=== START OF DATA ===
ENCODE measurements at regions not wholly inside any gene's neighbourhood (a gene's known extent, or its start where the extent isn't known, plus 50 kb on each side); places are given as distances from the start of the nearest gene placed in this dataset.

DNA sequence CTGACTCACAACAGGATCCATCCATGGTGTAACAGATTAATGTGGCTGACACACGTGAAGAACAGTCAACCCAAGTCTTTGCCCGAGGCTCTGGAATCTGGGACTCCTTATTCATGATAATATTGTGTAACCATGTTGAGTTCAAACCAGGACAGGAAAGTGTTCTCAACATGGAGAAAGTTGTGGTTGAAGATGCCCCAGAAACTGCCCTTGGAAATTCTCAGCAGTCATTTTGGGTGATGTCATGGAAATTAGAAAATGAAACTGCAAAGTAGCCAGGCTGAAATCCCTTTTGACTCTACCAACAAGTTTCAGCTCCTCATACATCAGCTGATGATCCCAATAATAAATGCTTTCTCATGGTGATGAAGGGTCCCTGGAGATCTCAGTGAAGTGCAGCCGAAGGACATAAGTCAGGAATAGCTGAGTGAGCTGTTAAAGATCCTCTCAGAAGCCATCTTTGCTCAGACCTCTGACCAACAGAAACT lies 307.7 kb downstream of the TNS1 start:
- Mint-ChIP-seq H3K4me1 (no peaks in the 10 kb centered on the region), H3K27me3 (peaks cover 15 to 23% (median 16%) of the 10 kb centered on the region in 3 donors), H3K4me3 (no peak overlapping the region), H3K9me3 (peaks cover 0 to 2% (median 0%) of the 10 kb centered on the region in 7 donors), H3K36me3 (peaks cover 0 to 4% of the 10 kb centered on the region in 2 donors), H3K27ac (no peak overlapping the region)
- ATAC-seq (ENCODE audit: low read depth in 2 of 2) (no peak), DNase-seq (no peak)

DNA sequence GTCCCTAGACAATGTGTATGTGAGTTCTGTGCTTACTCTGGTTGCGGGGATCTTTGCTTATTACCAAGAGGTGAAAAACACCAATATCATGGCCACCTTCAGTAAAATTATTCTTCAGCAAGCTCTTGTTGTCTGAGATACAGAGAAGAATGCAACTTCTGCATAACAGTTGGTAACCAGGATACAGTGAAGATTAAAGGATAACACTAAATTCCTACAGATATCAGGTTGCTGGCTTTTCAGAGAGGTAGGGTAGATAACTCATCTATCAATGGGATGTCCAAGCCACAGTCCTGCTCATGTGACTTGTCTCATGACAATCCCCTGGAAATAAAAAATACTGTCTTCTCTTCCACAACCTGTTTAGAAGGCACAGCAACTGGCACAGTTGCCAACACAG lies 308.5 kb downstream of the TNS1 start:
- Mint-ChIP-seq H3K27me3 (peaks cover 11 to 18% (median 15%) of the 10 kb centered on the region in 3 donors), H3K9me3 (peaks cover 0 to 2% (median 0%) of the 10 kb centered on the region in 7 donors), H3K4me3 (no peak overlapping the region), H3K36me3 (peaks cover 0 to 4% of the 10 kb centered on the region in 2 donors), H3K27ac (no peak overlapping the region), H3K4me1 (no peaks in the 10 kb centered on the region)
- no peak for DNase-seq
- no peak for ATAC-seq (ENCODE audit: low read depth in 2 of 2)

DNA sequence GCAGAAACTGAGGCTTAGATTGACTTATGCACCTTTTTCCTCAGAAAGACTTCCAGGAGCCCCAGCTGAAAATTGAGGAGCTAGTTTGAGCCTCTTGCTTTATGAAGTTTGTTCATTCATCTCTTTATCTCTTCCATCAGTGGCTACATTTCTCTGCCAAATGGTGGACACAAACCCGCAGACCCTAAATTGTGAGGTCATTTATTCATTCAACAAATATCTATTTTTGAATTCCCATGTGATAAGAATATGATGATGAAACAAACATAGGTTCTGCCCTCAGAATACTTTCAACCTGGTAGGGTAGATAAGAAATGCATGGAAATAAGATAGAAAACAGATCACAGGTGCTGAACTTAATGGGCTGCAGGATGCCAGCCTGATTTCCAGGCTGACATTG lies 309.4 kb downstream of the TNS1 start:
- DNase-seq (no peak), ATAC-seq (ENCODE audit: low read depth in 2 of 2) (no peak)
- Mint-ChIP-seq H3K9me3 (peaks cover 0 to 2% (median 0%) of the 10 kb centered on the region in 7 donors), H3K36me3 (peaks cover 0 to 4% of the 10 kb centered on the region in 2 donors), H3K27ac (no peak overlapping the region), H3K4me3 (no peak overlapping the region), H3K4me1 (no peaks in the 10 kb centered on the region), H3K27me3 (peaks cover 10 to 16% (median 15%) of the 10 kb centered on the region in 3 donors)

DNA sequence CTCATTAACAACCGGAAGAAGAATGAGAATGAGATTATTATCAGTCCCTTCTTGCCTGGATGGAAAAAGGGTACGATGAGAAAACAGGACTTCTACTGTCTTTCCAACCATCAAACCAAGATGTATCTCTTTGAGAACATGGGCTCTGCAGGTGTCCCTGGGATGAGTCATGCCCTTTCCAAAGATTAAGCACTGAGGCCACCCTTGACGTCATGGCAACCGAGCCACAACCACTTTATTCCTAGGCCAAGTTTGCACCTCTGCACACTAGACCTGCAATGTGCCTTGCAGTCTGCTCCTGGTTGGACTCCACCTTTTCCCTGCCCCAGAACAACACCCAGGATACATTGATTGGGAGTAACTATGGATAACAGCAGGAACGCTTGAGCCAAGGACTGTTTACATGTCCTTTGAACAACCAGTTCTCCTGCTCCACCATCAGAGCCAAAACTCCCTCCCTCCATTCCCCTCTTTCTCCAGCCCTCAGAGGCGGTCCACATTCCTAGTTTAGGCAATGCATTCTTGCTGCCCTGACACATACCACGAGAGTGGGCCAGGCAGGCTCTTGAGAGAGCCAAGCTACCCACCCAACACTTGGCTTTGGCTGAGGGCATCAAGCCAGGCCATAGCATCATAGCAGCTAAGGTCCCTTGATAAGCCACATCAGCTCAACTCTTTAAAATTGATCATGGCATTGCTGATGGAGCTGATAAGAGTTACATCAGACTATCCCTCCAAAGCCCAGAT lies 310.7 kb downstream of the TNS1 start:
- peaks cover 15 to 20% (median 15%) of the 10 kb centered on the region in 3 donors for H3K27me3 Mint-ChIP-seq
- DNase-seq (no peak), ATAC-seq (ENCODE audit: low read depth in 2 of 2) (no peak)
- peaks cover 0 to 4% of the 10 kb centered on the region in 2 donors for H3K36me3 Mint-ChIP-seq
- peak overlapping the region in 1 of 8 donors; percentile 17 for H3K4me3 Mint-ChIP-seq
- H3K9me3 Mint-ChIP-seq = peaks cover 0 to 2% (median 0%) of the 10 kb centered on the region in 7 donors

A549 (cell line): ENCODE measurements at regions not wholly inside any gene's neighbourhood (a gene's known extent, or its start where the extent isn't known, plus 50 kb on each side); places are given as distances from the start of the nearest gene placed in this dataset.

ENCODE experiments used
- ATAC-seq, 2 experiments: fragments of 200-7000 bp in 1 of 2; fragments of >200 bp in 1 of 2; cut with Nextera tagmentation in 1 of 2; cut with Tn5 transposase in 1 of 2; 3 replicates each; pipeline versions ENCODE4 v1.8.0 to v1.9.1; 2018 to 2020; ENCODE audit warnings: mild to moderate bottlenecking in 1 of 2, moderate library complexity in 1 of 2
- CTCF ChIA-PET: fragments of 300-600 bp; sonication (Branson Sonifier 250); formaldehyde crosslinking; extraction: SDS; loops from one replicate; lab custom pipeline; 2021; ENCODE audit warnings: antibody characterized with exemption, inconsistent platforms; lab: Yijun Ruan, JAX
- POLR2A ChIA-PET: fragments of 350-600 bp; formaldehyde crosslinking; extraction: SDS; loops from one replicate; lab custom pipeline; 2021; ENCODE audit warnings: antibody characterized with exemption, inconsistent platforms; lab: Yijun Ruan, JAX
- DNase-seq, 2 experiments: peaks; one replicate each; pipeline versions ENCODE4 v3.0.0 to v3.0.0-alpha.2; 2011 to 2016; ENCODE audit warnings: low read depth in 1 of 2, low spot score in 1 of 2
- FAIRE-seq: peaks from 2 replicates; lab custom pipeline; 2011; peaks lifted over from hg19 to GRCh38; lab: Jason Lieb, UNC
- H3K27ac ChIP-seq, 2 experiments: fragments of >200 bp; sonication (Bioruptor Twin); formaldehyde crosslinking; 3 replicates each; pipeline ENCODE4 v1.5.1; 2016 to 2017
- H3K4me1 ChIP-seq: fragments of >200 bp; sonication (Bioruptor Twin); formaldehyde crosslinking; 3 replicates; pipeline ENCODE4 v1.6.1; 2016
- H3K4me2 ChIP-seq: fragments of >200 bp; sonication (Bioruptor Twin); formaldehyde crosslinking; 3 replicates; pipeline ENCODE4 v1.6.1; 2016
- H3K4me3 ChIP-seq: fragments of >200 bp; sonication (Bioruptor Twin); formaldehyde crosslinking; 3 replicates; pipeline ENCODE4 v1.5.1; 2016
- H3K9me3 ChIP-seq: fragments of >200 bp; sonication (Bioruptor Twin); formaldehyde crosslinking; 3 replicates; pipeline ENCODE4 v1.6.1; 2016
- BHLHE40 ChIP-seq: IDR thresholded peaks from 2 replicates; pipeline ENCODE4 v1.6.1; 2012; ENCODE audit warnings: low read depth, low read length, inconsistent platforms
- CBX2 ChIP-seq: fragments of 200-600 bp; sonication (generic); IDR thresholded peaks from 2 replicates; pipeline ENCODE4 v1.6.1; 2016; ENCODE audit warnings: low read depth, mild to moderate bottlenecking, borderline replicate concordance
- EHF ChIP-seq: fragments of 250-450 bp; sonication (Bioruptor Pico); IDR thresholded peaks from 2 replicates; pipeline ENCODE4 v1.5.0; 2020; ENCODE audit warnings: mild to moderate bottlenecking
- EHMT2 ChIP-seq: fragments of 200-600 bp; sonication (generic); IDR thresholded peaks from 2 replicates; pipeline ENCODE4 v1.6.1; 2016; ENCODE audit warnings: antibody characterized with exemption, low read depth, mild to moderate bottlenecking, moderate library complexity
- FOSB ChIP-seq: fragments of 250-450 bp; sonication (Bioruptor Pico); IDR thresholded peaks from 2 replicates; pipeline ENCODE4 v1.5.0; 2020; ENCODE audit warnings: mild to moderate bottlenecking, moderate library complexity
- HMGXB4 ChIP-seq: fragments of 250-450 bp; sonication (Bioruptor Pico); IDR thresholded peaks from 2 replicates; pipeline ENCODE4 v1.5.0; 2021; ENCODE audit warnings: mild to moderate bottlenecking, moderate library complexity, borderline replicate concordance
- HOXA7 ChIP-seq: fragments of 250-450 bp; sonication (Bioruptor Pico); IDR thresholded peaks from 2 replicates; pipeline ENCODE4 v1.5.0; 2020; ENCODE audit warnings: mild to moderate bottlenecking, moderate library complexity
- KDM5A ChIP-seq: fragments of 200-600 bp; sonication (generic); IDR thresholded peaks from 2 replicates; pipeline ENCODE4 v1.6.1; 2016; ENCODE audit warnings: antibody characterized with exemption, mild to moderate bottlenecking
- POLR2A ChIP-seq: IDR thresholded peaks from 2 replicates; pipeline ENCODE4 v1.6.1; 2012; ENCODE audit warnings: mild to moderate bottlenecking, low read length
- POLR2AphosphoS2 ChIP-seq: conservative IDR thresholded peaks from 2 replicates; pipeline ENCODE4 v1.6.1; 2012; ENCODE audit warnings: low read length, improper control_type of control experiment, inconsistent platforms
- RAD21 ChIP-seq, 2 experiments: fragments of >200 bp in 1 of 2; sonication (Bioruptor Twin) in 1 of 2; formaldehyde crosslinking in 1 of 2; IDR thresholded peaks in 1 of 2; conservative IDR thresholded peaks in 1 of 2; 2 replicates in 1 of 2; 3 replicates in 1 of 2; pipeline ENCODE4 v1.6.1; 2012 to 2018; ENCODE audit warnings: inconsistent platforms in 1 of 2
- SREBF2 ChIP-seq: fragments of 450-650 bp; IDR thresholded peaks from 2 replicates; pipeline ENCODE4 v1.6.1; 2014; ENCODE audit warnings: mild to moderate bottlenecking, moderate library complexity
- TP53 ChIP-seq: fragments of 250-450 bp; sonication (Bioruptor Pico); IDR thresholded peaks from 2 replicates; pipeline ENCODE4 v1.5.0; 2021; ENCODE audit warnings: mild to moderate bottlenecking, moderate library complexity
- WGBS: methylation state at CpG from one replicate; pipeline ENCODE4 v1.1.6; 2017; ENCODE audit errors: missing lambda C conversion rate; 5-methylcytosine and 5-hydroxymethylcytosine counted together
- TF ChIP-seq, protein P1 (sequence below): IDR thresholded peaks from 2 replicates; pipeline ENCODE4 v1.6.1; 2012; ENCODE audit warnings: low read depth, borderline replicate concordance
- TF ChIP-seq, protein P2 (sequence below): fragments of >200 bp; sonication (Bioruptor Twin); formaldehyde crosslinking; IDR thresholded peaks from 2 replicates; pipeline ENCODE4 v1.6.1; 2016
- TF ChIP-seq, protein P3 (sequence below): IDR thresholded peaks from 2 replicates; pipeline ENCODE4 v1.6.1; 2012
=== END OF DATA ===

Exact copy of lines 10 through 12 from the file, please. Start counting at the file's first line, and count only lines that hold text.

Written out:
- DNase-seq (no peak), ATAC-seq (ENCODE audit: low read depth in 2 of 2) (no peak)
- Mint-ChIP-seq H3K9me3 (peaks cover 0 to 2% (median 0%) of the 10 kb centered on the region in 7 donors), H3K36me3 (peaks cover 0 to 4% of the 10 kb centered on the region in 2 donors), H3K27ac (no peak overlapping the region), H3K4me3 (no peak overlapping the region), H3K4me1 (no peaks in the 10 kb centered on the region), H3K27me3 (peaks cover 10 to 16% (median 15%) of the 10 kb centered on the region in 3 donors)

DNA sequence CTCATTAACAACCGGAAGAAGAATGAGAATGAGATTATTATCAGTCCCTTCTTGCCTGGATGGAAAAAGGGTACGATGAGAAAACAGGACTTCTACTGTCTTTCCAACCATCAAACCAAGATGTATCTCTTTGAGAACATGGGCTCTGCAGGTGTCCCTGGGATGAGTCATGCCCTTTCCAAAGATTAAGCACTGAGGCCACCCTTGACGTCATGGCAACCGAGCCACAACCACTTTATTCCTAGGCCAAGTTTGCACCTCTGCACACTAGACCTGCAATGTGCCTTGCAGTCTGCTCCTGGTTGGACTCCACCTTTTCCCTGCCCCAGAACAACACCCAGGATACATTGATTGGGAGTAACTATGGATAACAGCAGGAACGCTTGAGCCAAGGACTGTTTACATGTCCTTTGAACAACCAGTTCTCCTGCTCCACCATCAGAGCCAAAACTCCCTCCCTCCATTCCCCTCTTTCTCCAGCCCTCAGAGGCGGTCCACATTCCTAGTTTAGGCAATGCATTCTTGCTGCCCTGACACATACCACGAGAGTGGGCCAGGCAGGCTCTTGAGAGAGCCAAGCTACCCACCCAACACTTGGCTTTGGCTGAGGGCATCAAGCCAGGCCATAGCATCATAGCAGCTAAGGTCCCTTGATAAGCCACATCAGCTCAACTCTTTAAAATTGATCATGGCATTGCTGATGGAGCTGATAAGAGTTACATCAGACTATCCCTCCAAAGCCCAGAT lies 310.7 kb downstream of the TNS1 start: